De D.,Indian Institute of Chemical Technology |
Datta Chakraborty P.,Albert David Ltd. |
Mitra J.,Indian Institute of Chemical Technology |
Sharma K.,Indian Institute of Chemical Technology |
And 4 more authors.
PLoS ONE | Year: 2013
An aqueous extract of human placenta exhibits strong gelatinase/collagenase activity in zymography. 2-D gel electrophoresis of the extract with gelatin zymography in the second dimension displayed a single spot, identified as ubiquitin-like component upon MALDI/TOF MS/MS analysis. Immunoblot indicated presence of ubiquitin and absence of collagenase in the extract. Collagenase activity of the ubiquitin-like component was confirmed from the change in solubility of collagen in aqueous buffer, degradation of collagen by size-exclusion HPLC and atomic force microscopy. Quantification with DQ-gelatin showed that the extract contains 0.04 U/ml of collagenase activity that was inhibited up to 95% by ubiquitin antibody. Ubiquitin from bovine erythrocytes demonstrated mild collagenase activity. Bioinformatics studies suggest that placental ubiquitin and collagenase follow structurally divergent evolution. This thermostable intrinsic collagenase activity of placental extract might have wide physiological relevance in degrading and remodeling collagen as it is used as a drug for wound healing and pelvic inflammatory diseases. © 2013 De et al.
De D.,CSIR - Central Electrochemical Research Institute |
Chakraborty P.D.,Albert David Ltd. |
Bhattacharyya D.,CSIR - Central Electrochemical Research Institute
Journal of Cellular Physiology | Year: 2011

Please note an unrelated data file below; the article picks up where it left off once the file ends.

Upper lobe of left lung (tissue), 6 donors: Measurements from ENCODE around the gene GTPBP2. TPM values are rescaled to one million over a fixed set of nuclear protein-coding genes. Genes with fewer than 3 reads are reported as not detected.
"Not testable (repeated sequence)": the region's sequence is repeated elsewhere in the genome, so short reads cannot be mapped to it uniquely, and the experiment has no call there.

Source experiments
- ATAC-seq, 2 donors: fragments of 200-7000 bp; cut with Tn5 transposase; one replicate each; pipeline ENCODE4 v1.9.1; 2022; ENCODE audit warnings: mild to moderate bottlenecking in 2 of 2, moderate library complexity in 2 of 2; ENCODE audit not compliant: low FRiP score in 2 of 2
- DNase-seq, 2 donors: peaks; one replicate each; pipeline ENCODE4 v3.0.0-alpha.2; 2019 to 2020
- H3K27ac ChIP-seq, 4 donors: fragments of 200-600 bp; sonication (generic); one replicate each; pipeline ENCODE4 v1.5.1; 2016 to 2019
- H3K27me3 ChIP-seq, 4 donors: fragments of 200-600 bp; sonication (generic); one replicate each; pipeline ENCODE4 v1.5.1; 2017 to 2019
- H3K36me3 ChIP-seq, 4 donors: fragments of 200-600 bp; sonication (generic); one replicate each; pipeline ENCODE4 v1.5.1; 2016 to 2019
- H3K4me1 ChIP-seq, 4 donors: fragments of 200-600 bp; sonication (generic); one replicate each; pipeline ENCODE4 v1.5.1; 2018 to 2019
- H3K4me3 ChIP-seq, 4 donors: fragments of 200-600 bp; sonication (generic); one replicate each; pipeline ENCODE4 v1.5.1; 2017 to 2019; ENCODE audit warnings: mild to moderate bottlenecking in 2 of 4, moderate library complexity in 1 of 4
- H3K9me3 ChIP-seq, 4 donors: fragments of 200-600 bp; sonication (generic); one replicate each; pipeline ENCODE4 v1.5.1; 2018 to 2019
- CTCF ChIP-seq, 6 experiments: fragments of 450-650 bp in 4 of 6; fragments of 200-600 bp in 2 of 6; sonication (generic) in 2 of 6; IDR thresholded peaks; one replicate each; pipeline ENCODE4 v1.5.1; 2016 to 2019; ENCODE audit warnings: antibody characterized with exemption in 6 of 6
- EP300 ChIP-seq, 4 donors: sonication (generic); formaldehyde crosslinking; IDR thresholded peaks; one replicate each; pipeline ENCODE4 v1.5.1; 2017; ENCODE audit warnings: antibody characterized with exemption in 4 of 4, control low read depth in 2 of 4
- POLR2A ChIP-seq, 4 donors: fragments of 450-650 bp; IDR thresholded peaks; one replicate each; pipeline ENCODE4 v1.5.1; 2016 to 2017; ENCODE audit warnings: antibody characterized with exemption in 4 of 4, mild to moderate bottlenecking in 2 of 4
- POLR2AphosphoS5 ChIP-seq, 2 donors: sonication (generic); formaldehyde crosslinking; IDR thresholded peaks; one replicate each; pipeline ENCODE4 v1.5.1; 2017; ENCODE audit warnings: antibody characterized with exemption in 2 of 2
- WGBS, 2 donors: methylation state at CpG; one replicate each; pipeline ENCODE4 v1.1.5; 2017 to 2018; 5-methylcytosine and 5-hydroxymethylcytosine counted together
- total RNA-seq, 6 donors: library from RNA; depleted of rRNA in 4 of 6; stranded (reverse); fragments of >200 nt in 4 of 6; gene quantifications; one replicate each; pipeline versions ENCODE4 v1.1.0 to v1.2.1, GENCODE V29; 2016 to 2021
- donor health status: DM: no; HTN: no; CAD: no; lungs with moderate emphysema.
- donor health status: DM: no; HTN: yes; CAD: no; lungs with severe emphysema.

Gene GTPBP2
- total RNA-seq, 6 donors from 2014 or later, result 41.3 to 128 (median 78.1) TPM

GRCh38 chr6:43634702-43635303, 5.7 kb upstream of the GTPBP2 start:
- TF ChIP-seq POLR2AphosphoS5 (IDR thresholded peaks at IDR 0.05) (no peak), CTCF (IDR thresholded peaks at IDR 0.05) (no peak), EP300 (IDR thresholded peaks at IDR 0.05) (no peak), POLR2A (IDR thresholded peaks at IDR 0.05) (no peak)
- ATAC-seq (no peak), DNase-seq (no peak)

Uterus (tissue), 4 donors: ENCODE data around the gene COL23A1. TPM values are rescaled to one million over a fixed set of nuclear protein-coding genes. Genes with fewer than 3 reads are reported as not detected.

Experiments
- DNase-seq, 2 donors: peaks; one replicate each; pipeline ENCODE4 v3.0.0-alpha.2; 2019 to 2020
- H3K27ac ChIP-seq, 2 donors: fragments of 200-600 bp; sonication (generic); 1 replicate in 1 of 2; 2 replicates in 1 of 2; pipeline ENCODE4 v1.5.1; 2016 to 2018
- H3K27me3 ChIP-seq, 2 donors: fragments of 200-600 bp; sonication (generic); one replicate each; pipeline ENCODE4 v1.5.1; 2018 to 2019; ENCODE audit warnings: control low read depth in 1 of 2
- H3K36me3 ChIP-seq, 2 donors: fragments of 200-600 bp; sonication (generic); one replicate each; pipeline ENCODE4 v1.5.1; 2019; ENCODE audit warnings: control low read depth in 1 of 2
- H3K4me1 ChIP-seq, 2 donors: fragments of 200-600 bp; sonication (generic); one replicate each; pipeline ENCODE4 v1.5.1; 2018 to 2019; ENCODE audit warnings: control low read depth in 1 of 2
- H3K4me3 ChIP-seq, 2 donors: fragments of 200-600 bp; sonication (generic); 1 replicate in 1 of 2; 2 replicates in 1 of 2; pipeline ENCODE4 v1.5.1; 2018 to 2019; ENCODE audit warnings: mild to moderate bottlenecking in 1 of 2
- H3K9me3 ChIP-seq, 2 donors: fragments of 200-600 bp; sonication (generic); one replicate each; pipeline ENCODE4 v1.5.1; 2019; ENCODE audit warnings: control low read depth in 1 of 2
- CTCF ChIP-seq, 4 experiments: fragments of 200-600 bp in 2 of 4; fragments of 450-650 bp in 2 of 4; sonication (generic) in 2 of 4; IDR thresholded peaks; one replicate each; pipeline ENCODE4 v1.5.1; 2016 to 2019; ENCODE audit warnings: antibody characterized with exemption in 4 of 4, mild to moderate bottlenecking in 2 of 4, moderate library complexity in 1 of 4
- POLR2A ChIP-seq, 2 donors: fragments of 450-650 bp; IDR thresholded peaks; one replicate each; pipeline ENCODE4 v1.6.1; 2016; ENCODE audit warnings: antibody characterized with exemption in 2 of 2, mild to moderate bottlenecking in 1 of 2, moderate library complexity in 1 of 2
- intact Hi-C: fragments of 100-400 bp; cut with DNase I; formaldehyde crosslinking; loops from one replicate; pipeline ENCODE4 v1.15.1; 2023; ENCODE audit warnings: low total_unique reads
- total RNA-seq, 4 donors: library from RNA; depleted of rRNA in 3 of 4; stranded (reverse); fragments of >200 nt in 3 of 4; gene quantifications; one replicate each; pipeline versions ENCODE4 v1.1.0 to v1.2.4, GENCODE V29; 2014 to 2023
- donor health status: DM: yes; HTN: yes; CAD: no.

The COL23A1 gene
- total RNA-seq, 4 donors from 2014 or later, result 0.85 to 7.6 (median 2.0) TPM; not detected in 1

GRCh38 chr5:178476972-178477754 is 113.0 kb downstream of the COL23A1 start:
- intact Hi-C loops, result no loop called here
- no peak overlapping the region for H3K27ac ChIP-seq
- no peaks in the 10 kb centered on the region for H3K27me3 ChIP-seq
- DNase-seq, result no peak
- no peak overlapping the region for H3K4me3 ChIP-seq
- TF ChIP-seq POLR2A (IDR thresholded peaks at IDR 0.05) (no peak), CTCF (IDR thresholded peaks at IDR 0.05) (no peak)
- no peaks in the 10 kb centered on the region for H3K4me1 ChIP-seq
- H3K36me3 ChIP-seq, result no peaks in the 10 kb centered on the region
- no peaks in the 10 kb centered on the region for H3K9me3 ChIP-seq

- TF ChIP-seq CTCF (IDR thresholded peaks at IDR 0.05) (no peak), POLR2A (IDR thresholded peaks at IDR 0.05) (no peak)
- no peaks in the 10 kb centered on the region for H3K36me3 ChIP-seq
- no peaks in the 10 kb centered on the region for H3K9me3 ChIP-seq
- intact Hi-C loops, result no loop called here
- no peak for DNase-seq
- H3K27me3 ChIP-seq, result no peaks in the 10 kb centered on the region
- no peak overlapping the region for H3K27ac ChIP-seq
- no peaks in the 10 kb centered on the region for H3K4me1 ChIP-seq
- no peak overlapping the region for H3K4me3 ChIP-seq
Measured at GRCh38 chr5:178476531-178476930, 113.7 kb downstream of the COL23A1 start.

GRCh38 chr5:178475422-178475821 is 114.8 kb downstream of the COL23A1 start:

An aqueous extract of human placenta, used as wound healer, shows stabilization of trypsin against autodigestion as one of the peptides of the extract binds very strongly with the protease. Trypsin retains 40% of activity at constant level between 20 and 26 days in presence of the extract against complete inactivation in its absence. Inhibition of esterolytic activity and inability to react with p-nitrophenyl-p'-guanidinobenzoate, HCl, an active site directed reagent, by trypsin in presence of a peptide fraction of the extract indicated blocking of the catalytic site of the enzyme. Rayleigh scattering, size-exclusion HPLC, fluorescence resonance energy transfer, and surface plasmon resonance show that fibronectin type III-like peptide present in the extract interacts with trypsin. The peptide-trypsin complex is dissociated in presence of high concentration of substrates. Thus, regulation of trypsin activity by the placental extract is evident. © 2010 Wiley-Liss, Inc..
Gupta R.,Albert David Ltd. |
Gupta R.,University of Massachusetts Medical School |
Palchaudhuri S.,Albert David Ltd. |
Chattopadhyay D.,University of Calcutta
Amino Acids | Year: 2013
Leukocytes are recruited at the site of infection or injury as a part of the innate immune system, and play a very critical role in fighting the invading microorganisms and/or healing wounds. Neutrophils are the most abundant leukocytes in healthy humans and are the principal cell types that arrive at the target site in the initial phase of this process. Previous studies from our laboratory have shown that the amino acid glutamate is a novel chemotaxis-inducing factor for human neutrophils. In this report, we provide evidences that clearly demonstrate that the glutamate-induced neutrophil cell migration activity is mediated by the class I metabotropic glutamate receptors. Our results further show that a specific integrin β2 (ITG β2) receptor, namely LFA1 (αLβ2) is activated upon glutamate treatment and is required for further downstream signaling events leading to increased migration of human neutrophil cells. Following glutamate stimulation, LFA1 is phosphorylated by the Src Kinase Lck at the Y735 residue, which triggers a downstream signaling cascade leading to activation of PI3K, Syk, Vav and finally the Rho family GTPase, Rac2. Interestingly, glutamate was previously found to be present in elevated levels in wound fluid. Furthermore, glutamate level was also found to go up following inflammation. Taken together, our study suggests a novel mode of neutrophil recruitment to the target site following an infection or injury. © 2012 Springer-Verlag.